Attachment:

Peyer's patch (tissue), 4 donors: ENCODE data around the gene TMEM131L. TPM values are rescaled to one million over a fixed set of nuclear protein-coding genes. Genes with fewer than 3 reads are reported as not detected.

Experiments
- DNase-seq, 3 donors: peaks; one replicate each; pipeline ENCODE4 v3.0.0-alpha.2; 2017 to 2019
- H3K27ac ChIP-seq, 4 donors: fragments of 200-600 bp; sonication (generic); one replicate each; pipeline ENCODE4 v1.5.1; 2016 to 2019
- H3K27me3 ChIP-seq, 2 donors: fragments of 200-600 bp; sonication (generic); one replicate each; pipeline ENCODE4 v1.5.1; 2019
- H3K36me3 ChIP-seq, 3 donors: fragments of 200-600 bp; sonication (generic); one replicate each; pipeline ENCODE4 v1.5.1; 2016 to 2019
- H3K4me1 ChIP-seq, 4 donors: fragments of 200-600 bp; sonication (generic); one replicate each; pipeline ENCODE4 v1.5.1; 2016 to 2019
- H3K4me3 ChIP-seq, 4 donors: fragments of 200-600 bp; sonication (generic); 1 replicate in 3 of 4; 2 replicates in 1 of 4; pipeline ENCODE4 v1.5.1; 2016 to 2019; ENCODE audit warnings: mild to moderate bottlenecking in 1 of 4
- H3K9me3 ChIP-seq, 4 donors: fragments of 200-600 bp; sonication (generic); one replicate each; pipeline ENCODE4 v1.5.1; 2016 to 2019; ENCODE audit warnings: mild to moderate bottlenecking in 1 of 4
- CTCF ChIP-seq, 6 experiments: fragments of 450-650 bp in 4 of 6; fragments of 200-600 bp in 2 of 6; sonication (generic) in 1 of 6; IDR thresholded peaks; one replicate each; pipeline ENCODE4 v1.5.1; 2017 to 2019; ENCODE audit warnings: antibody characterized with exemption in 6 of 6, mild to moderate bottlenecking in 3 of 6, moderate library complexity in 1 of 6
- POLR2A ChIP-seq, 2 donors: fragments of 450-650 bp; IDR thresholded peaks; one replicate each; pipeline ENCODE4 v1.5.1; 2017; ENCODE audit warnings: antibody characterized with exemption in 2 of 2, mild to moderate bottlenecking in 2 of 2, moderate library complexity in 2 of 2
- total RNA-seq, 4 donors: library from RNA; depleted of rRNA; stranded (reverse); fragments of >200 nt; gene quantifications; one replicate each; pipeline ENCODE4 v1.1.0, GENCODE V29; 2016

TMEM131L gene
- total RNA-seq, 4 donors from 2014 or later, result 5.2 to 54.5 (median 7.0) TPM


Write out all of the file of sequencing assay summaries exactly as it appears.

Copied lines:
Peyer's patch (tissue), 4 donors: ENCODE data around the gene TMEM131L. TPM values are rescaled to one million over a fixed set of nuclear protein-coding genes. Genes with fewer than 3 reads are reported as not detected.

Experiments
- DNase-seq, 3 donors: peaks; one replicate each; pipeline ENCODE4 v3.0.0-alpha.2; 2017 to 2019
- H3K27ac ChIP-seq, 4 donors: fragments of 200-600 bp; sonication (generic); one replicate each; pipeline ENCODE4 v1.5.1; 2016 to 2019
- H3K27me3 ChIP-seq, 2 donors: fragments of 200-600 bp; sonication (generic); one replicate each; pipeline ENCODE4 v1.5.1; 2019
- H3K36me3 ChIP-seq, 3 donors: fragments of 200-600 bp; sonication (generic); one replicate each; pipeline ENCODE4 v1.5.1; 2016 to 2019
- H3K4me1 ChIP-seq, 4 donors: fragments of 200-600 bp; sonication (generic); one replicate each; pipeline ENCODE4 v1.5.1; 2016 to 2019
- H3K4me3 ChIP-seq, 4 donors: fragments of 200-600 bp; sonication (generic); 1 replicate in 3 of 4; 2 replicates in 1 of 4; pipeline ENCODE4 v1.5.1; 2016 to 2019; ENCODE audit warnings: mild to moderate bottlenecking in 1 of 4
- H3K9me3 ChIP-seq, 4 donors: fragments of 200-600 bp; sonication (generic); one replicate each; pipeline ENCODE4 v1.5.1; 2016 to 2019; ENCODE audit warnings: mild to moderate bottlenecking in 1 of 4
- CTCF ChIP-seq, 6 experiments: fragments of 450-650 bp in 4 of 6; fragments of 200-600 bp in 2 of 6; sonication (generic) in 1 of 6; IDR thresholded peaks; one replicate each; pipeline ENCODE4 v1.5.1; 2017 to 2019; ENCODE audit warnings: antibody characterized with exemption in 6 of 6, mild to moderate bottlenecking in 3 of 6, moderate library complexity in 1 of 6
- POLR2A ChIP-seq, 2 donors: fragments of 450-650 bp; IDR thresholded peaks; one replicate each; pipeline ENCODE4 v1.5.1; 2017; ENCODE audit warnings: antibody characterized with exemption in 2 of 2, mild to moderate bottlenecking in 2 of 2, moderate library complexity in 2 of 2
- total RNA-seq, 4 donors: library from RNA; depleted of rRNA; stranded (reverse); fragments of >200 nt; gene quantifications; one replicate each; pipeline ENCODE4 v1.1.0, GENCODE V29; 2016

TMEM131L gene
- total RNA-seq, 4 donors from 2014 or later, result 5.2 to 54.5 (median 7.0) TPM